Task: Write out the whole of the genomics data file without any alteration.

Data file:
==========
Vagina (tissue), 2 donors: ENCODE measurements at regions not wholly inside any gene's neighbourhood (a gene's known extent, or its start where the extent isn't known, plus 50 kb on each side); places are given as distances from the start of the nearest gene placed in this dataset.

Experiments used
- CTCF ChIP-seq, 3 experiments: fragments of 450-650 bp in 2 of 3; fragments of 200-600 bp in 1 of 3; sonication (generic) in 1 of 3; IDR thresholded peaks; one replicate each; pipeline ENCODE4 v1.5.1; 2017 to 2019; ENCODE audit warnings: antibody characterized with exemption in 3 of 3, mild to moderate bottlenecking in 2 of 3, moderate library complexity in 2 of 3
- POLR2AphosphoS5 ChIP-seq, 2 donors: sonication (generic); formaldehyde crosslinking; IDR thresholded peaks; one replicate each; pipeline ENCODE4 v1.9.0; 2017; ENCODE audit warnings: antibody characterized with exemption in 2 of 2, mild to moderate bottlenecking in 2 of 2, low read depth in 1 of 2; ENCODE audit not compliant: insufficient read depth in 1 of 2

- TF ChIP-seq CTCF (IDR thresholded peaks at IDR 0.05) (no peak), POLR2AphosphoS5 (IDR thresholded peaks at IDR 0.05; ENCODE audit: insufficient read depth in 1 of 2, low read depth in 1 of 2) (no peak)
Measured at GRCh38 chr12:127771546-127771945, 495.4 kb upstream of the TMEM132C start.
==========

Vagina (tissue), 2 donors: ENCODE measurements at regions not wholly inside any gene's neighbourhood (a gene's known extent, or its start where the extent isn't known, plus 50 kb on each side); places are given as distances from the start of the nearest gene placed in this dataset.

Experiments used
- CTCF ChIP-seq, 3 experiments: fragments of 450-650 bp in 2 of 3; fragments of 200-600 bp in 1 of 3; sonication (generic) in 1 of 3; IDR thresholded peaks; one replicate each; pipeline ENCODE4 v1.5.1; 2017 to 2019; ENCODE audit warnings: antibody characterized with exemption in 3 of 3, mild to moderate bottlenecking in 2 of 3, moderate library complexity in 2 of 3
- POLR2AphosphoS5 ChIP-seq, 2 donors: sonication (generic); formaldehyde crosslinking; IDR thresholded peaks; one replicate each; pipeline ENCODE4 v1.9.0; 2017; ENCODE audit warnings: antibody characterized with exemption in 2 of 2, mild to moderate bottlenecking in 2 of 2, low read depth in 1 of 2; ENCODE audit not compliant: insufficient read depth in 1 of 2

- TF ChIP-seq CTCF (IDR thresholded peaks at IDR 0.05) (no peak), POLR2AphosphoS5 (IDR thresholded peaks at IDR 0.05; ENCODE audit: insufficient read depth in 1 of 2, low read depth in 1 of 2) (no peak)
Measured at GRCh38 chr12:127771546-127771945, 495.4 kb upstream of the TMEM132C start.